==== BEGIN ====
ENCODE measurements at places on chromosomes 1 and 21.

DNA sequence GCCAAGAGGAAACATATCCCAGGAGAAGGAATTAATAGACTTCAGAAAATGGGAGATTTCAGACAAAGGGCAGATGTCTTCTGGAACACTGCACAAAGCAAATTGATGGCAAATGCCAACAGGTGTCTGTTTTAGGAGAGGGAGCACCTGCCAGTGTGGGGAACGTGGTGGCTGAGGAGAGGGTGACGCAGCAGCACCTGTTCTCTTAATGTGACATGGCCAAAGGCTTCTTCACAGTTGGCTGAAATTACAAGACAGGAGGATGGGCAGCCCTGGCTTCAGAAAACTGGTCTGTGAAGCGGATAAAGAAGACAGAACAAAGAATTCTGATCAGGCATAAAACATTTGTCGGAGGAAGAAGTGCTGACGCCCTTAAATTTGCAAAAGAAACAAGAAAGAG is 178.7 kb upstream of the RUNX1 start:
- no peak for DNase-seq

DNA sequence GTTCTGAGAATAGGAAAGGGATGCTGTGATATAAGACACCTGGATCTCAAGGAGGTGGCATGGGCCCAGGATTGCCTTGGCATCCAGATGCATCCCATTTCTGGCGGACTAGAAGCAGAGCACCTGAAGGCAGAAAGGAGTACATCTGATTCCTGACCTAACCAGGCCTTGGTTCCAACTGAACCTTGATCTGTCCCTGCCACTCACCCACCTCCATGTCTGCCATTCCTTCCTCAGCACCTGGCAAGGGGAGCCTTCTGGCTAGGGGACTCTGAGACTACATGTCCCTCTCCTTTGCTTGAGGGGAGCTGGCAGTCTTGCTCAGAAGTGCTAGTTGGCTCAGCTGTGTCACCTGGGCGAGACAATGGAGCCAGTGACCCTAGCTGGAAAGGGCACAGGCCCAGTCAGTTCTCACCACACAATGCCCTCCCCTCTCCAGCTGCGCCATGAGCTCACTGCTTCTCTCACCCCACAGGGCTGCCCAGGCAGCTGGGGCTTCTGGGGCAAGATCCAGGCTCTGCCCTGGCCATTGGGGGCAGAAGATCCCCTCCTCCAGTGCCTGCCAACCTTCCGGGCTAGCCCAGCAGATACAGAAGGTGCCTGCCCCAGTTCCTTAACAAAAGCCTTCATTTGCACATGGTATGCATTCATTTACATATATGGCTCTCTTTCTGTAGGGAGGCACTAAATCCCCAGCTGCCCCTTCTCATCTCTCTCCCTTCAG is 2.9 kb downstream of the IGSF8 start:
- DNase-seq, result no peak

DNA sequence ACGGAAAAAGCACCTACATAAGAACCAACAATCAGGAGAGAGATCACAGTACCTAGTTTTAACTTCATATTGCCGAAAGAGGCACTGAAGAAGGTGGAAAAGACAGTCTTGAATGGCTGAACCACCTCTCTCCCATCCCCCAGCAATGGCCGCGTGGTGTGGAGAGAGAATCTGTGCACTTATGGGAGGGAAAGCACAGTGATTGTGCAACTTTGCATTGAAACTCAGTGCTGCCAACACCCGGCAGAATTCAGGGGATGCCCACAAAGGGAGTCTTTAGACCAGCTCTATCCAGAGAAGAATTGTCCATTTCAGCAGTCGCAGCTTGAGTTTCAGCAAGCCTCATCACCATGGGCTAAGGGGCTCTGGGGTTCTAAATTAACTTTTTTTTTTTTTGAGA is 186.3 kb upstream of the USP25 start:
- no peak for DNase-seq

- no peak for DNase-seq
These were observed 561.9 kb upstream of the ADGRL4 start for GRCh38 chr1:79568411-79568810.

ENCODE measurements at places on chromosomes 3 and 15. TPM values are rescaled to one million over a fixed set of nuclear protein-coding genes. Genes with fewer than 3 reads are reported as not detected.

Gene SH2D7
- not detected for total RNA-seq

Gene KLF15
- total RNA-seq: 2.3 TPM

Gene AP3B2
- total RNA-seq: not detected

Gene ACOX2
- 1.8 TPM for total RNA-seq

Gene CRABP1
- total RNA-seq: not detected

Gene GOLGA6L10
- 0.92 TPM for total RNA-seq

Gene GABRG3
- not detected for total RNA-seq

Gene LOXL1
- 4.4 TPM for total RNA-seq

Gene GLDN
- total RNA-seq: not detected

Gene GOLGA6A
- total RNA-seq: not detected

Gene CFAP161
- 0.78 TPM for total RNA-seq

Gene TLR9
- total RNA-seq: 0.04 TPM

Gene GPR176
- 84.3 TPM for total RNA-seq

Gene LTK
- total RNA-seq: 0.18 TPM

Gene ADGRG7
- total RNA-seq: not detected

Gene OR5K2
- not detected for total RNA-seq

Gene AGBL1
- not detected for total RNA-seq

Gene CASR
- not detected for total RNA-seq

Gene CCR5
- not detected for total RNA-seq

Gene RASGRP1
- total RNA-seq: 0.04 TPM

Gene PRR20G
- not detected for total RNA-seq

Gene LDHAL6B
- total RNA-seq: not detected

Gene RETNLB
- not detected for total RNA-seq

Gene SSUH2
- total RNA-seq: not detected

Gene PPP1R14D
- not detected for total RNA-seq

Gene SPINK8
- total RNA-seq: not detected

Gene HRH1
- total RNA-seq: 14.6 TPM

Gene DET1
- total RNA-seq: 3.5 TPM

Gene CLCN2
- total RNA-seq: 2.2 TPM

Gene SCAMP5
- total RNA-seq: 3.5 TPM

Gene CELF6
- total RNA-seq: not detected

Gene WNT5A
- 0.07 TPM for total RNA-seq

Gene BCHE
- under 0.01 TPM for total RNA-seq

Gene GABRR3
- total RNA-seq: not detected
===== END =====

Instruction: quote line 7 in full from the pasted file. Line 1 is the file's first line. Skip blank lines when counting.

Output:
- no peak for DNase-seq